Originally written by Chris Redar
Seattle, WA’s Theories released a killer split last year with Wake, who are a personal favorite band of yours truly. And guess what- you didn’t read about it here, because my lazy ass didn’t do any scribbling about it when it came out. If I am going to allow myself one regret in life, it’s going to be not bringing that gem to the surface any sooner than now, as both sides of said split embody what the spirit of grind is—unrest. Now, this ain’t some kind of grind lecture, young’un—just know that said unrest can take many forms. From the succinct elegance of Discordance Axis to the near directionless squabble of Pigsty, grind doesn’t necessarily need to adhere to any particular trope outside of the blast beat to succeed.
It’s now been nearly a year since that split, and Theories has found itself aligned with Metal Blade, who aren’t exactly known for their stable of grind classics. This is probably to the benefit of an album like Regression, to be able to stick out like a sore thumb on a primarily DM label as opposed to going largely unnoticed on, say, a Willowtip or a Selfmadegod. This album is a bit of an expansion of what Theories has done in the past, but not any shift in direction. That is to say, it’s the same knife, just sharper. The drums are ultra-crisp—that snare sounds like a pistol being fired in an empty hangar. And that’s not some bullshit metaphorical hyperbole, either. Paramount to the success of any grind album is a snare that doesn’t sound like shit, and this snare delivers. It’s captivating. As a matter of fact, the first draft of this review was about the snare sound on this album. It was almost 1100 words.
But, since this is Last Rites and not Snare Drum Quarterly, let’s dive into some of these tracks. There are tinges of death metal all over the edges of Regression. “Burnt Concrete” mixes up some blazing one-footed blasts with just the right amount of double-bass rolling and little tech-y florets to keep the proceedings moving forward as a song and not a repetitive idea that could have been a song. It’s a nice touch that the members of the band had the forethought to bail each other out like that on a song-to-song basis—“Cycle of Decay” runs the risk of becoming bland before some nice lows are added to the normal mid-high range of vocalist Rick Powell. “Swimming In Mud” swoops in with a super-unsavory riff courtesy of Lee McGlothlen just as the typical grindage on the album previous becomes just that. Things don’t stay too fast or too slow for too long at any point, which means things never get too comfortable or settle in.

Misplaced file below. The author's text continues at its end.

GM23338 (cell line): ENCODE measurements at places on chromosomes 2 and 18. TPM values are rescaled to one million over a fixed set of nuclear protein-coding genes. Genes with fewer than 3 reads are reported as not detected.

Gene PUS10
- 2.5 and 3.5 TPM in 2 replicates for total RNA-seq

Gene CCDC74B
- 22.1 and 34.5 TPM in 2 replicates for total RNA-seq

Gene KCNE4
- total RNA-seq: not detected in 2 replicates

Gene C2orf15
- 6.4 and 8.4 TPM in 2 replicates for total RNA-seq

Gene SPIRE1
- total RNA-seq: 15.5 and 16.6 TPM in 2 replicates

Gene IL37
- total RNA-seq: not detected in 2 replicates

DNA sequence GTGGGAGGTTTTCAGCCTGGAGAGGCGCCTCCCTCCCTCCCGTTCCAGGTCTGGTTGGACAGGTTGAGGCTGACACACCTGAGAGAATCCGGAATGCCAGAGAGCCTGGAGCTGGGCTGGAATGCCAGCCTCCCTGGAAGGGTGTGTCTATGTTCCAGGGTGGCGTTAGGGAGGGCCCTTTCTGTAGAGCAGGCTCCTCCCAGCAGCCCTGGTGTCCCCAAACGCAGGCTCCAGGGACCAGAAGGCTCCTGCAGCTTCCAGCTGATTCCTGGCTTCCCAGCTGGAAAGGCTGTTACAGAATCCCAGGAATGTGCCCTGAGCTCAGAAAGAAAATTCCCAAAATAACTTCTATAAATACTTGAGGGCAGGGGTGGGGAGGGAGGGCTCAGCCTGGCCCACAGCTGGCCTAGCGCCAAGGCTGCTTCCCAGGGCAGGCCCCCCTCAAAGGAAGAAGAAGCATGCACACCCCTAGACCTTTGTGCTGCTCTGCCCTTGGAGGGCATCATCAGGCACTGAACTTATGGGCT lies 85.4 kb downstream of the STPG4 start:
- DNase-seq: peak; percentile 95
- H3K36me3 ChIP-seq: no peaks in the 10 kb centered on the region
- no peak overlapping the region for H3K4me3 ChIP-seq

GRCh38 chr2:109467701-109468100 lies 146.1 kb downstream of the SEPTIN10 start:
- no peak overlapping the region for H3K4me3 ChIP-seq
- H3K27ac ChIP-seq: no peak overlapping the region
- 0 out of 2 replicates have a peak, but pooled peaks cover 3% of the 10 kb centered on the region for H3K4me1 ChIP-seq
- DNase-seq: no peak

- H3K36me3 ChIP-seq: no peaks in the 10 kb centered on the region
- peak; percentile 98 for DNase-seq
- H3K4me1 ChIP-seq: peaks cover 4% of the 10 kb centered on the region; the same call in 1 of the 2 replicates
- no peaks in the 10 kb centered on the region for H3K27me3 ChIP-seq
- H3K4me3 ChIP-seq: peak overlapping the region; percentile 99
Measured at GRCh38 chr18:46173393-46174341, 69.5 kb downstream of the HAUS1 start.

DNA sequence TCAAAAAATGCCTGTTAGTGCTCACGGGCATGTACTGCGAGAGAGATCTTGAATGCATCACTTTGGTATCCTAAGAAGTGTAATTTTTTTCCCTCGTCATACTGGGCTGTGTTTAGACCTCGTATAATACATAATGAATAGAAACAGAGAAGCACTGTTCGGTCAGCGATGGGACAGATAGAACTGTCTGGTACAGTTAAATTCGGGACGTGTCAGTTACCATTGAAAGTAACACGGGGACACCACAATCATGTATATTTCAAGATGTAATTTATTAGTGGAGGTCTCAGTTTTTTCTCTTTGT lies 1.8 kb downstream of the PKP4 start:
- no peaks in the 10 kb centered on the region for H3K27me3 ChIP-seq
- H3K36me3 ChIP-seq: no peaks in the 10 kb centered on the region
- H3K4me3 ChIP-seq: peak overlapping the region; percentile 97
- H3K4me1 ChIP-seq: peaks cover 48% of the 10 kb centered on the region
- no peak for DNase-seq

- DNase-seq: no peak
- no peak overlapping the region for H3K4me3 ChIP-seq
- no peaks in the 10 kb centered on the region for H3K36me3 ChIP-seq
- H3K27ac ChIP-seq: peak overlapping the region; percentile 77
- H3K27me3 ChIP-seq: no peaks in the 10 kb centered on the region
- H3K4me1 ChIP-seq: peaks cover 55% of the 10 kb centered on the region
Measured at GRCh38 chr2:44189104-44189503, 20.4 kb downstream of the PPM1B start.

To a grind connoisseur, that is the sweet spot, and Regression hits it admirably. Theories is a band that knows how to let an idea form, shape it, and then kill it in lieu of sewing odd parts together without envisioning what the final form will be. These are songs AND grind at the same time, and that’s what puts this one on a pedestal amongst not only other grind bands at the current, but also their tech-ier, death-ier labelmates. Sleep on this at your own peril.